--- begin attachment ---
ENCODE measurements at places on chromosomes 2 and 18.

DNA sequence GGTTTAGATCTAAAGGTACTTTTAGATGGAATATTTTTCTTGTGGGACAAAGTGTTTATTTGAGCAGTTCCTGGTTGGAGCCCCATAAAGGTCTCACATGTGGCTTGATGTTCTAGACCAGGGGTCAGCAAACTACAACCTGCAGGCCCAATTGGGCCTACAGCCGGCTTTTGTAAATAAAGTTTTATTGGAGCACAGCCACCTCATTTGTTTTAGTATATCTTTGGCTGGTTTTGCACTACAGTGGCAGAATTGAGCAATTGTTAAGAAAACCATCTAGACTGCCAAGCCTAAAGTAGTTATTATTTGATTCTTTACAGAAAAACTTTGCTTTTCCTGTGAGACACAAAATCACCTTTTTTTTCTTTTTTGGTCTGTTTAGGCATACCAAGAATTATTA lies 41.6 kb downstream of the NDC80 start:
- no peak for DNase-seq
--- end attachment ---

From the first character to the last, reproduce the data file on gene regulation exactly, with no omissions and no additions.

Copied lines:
ENCODE measurements at places on chromosomes 2 and 18.

DNA sequence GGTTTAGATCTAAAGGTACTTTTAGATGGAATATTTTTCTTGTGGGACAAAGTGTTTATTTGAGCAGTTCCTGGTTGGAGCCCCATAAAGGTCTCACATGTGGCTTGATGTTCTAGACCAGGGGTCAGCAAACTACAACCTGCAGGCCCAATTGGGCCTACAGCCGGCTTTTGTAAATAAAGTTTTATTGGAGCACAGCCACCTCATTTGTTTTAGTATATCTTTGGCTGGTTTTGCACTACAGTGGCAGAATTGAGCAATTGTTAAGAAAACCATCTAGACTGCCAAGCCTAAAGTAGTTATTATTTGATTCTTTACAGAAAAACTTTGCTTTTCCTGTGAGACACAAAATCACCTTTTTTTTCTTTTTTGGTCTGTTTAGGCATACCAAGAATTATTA lies 41.6 kb downstream of the NDC80 start:
- no peak for DNase-seq